Linda Graham, MFT looks at the benefits of doing something scary every day which can build the brain’s capacity for resilience.
The scary things we could choose to do each day could vary quite a bit from person to person or even for ourselves from one day to the next. Choosing to go through our records to prepare for an IRS audit would feel pretty scary on any day, but some days just checking our bank account to see if we have enough money to go to the grocery store is plenty scary for that day. Some days we’re scared but determined to ask the boss anyway for extra time off around a holiday; other days just checking voice mail to see who called (or if no one called!) is the scary thing.
Why would deliberately choosing to do one scary thing a day be good for you?
There’s an immediate benefit when you do one scary thing a day. You get to check one more thing a day off the To Do list, scary or not. For those of us who relax a bit when we see ourselves getting through a list, that relaxation can be very real. We return to a state of calm equilibrium in the body-brain, which in turn makes it possible to reduce our fears further about anything else scary. Even more precious than feeling good about ourselves for getting through the list is feeling wholesomely proud of ourselves when we’ve faced a fear and walked right through it. We get a hit of self-approval that can be very useful to us as we continue to face the rest of our day.
In the short term, by chunking down a big task that really scares you into smaller, more manageable chunks that scare you a little bit, and doing those little scary things every day, you might actually get the bigger, scarier task done. A client of mine wanted to go to law school – a big decision to commit to three years of hard work, only to graduate $100,000 in debt and then search for a job to commit to working even harder. By chunking the task down – talking to a brother-in-law who had made a similar move three years ago, looking at one potential law school brochure a day for 15 days/schools worth, researching dates to take the LSAT, choosing a date to take the LSAT, etc – over two months time he managed to apply; continuing the practice for the next six months, he began his law school classes with far more confidence and trust in himself than when he had started.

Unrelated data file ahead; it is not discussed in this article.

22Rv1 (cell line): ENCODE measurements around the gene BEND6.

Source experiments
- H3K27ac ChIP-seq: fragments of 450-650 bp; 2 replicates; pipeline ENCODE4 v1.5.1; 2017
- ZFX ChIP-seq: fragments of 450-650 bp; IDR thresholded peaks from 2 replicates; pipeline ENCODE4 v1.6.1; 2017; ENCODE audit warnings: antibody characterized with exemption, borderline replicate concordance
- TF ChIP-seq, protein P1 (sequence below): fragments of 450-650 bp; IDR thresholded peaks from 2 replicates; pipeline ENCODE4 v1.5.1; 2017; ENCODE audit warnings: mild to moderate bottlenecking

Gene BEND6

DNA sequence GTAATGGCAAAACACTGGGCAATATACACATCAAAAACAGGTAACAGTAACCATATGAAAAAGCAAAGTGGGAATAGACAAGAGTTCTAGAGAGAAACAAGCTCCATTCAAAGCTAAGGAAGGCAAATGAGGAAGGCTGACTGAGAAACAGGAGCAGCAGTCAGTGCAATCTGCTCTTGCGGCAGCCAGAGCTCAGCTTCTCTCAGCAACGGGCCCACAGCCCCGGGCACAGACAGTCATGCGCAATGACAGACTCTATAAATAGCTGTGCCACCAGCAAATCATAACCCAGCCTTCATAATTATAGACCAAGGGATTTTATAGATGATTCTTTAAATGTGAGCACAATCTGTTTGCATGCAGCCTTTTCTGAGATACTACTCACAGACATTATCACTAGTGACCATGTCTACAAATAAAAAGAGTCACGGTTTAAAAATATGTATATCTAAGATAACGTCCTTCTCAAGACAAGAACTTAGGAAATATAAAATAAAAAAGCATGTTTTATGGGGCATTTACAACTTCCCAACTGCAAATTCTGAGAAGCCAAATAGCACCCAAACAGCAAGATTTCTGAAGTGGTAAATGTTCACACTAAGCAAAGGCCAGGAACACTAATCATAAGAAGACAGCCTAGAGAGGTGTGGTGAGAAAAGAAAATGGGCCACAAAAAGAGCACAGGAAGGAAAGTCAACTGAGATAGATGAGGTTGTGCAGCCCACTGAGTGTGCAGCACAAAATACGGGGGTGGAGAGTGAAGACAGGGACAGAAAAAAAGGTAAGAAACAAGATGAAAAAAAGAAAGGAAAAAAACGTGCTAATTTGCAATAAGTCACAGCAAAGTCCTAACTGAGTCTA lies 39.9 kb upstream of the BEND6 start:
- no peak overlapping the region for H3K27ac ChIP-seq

In the intermediate term, we can begin to make headway against old automatic habits of procrastination, avoidance, distraction, denial, which carry their own cascading costs down the line. We begin to re-wire the habits of our brains so that it become more natural (this can truly happen!) to show up, give it a try even if we don’t exactly know what we’re doing or what might happen if we make a mistake. Creating a new habit of “learning to find ease in risk,” as the poet John O’Donohue would say, can become the new “unconscious competence.”
Over the longer term, every time we succeed at doing one scary thing today, we are creating a bank of “memories for the future” in our brain’s explicit memory system. “I’ve done scary things before; I can do them again now.” We can then intentionally draw on those memories to help us get through the next scary thing today. That is building out the brain’s capacity for resilience.
Over the long haul, doing one scary thing a day is a path to cultivate feeling better about ourselves for the rest of our lives. The nag at our sense of self when we know we’re blocked by fear really does erode our sense of self-esteem over time, and not so subtly either. Our sense of competence begins to shrink; a healthy sense of pride begins to disappear.
When we choose to do one scary thing a day, every day, no matter what, our sense of pride and self-esteem begins to recover and fill out. It’s not the size of the thing we choose to do that matters so much, or whether it’s scary to anybody else. It’s that we choose to face a fear and do what needs to be done anyway. Deeply in our brains, we’re re-wiring a sense of ourselves as competent, as courageous, as resilient. The practice creates the experiences which, over time, gel into a conviction that we are a noble, worthy, valuable human being.